To appear in the IEEE Symposium on Security & Privacy, May 2020
Technology increasingly facilitates interpersonal attacks such as stalking, abuse, and other forms of harassment. While prior studies have examined the ecosystem of software designed for stalking, our study uncovers a larger landscape of apps---what we call creepware---used for interpersonal attacks. We discover and report on apps used for harassment, impersonation, fraud, information theft, concealment, hacking, and other attacks, as well as creative defensive apps that victims use to protect themselves.
To appear in the proceedings of the 13th ACM International Conference on Web Search and Data Mining (WSDM 2020)
In this paper, we study the graph-based semi-supervised learning for classifying nodes in attributed networks, where the nodes and edges possess content information. Recent approaches like graph convolution networks and attention mechanisms have been pro-posed to ensemble the first-order neighbors and incorporate the relevant neighbors. However, it is costly (especially in memory) to consider all neighbors without a prior differentiation. We propose to explore the neighborhood in a reinforcement learning setting and find a walk path well-tuned for classifying the unlabeled target nodes. We let an agent (of node classification task) walk over the graph and decide where to move to maximize classification accuracy. We define the graph walk as a partially observable Markov decision process (POMDP). The proposed method is flexible for working in both transductive and inductive setting. Extensive experiments on four data sets demonstrate that our proposed method outperforms several state-of-the-art methods. Several case studies also illustrate the meaningful movement trajectory made by the agent.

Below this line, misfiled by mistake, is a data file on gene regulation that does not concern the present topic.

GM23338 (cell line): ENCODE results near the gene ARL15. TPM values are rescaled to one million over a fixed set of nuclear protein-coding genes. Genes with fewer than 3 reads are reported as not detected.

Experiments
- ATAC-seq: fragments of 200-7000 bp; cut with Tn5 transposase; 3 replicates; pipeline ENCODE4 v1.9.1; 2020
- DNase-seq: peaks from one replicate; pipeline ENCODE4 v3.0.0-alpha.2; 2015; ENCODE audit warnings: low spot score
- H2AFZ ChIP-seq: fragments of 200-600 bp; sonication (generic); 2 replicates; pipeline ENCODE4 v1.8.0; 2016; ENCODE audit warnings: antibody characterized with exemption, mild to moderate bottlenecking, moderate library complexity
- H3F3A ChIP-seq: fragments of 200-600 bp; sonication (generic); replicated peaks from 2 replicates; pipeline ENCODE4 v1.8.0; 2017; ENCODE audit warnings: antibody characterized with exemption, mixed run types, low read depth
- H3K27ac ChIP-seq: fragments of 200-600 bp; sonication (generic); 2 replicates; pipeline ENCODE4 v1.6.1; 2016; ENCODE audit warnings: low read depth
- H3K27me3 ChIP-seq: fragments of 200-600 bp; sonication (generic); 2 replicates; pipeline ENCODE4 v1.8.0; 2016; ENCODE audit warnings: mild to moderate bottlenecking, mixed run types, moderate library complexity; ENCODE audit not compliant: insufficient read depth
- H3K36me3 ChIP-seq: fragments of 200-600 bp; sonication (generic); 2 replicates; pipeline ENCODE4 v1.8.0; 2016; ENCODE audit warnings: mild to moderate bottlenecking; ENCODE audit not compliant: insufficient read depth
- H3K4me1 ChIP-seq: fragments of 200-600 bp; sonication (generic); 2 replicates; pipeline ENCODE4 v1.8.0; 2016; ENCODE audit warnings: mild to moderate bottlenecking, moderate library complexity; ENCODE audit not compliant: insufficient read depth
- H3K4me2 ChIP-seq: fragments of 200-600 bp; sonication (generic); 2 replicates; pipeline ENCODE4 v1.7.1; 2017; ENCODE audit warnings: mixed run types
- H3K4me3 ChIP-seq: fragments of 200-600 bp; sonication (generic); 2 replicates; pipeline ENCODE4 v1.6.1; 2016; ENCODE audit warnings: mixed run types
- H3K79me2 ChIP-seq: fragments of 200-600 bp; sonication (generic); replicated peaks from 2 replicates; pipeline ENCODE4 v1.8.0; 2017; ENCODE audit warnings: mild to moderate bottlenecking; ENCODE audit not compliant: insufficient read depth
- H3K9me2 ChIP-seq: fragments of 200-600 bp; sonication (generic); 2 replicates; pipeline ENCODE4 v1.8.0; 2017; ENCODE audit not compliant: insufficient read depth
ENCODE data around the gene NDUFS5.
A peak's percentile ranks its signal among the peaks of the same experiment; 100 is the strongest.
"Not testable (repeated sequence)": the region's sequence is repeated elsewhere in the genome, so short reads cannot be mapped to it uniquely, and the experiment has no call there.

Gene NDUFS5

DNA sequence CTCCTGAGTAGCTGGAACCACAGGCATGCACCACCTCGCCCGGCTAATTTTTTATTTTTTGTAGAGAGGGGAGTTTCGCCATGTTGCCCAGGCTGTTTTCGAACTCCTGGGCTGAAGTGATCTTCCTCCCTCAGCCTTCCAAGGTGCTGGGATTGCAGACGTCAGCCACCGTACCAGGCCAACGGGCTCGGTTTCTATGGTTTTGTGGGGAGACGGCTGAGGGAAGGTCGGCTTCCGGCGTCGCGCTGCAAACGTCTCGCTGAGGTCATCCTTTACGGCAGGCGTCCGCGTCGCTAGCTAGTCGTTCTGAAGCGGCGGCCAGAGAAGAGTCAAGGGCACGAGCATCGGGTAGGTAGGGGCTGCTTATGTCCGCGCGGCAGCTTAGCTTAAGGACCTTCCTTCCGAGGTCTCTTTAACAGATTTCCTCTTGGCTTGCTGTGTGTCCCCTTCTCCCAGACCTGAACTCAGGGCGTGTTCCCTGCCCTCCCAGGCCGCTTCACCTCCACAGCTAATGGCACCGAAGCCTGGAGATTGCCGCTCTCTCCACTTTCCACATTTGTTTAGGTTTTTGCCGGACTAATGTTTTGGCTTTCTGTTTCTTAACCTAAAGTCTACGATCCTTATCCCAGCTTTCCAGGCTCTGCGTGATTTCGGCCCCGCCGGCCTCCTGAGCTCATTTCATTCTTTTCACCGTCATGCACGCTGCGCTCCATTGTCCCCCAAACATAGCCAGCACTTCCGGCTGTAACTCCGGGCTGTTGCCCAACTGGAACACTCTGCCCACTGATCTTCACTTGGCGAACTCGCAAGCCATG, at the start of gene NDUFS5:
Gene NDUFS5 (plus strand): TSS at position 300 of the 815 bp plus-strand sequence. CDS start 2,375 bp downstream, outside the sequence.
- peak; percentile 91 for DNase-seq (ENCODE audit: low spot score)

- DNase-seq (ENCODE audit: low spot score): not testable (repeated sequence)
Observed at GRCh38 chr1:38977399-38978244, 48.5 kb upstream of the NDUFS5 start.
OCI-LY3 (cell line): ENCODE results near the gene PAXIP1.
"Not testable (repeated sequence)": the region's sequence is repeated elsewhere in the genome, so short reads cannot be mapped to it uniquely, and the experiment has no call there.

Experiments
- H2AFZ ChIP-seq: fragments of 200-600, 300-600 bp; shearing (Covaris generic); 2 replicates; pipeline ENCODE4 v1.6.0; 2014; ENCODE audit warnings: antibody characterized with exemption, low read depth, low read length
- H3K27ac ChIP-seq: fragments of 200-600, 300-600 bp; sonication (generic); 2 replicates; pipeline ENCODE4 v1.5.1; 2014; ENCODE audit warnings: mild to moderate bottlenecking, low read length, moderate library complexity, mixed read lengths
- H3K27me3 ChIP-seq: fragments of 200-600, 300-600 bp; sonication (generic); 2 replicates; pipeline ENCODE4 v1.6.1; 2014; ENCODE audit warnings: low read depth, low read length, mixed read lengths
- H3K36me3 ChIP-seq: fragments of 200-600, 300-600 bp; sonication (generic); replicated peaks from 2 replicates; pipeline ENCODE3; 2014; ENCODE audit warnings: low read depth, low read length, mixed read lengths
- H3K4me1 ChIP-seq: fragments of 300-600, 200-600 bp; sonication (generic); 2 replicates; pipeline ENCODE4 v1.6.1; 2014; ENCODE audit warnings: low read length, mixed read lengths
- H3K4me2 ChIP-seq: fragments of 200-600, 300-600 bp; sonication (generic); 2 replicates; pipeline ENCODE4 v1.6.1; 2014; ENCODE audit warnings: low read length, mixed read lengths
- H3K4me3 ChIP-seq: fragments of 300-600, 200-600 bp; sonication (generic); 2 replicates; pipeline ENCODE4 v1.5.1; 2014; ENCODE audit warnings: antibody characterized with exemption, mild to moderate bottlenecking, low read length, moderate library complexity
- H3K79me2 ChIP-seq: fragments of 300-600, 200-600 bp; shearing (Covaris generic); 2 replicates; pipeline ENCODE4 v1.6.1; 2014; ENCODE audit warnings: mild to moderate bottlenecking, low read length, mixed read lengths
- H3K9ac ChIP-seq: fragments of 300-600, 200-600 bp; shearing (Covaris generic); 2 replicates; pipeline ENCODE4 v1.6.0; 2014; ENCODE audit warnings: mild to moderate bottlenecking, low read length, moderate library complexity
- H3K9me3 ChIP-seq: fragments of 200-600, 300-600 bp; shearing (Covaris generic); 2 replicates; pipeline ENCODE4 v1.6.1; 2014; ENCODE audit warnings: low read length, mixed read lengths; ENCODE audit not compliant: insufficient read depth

To appear at the CHI Workshop on Designing Interactions for the Ageing Populations - Addressing Global Challenges (CHI2020)
Older adults are disproportionately affected by scams, many of which target them specifically. We present Fraud Bingo, an intervention designed by WISE \& Healthy Aging Center in Southern California prior to 2012, that has been played by older adults throughout the United States. We also present the Scam Defender Obstacle Course (SDOC), an interactive web application that tests a user's ability to identify scams, and subsequently teaches them how to recognize the scams. SDOC is patterned after existing phishing-recognition training tools for working professionals. We present the results of running a workshop with 17 senior citizens, where we performed a controlled study that and used SDOC to measure the effectiveness of Fraud Bingo. We outline the difficulties several participants had with completing SDOC, which indicate that tools like SDOC should be tailored to the needs of older adults.
To appear in the proceeding of The Web Conference (WWW 2020)
We present the first comprehensive study of the possible security and privacy implications that clicks can have from a user perspective, analyzing the disconnect that exists between what is shown to users and what actually happens after.
To appear in the proceedings of the ENISA Annual Privacy Forum (APF 2020)
We discuss the problem of creating an open, decentralized, secure and privacy-aware reputation system for the Internet.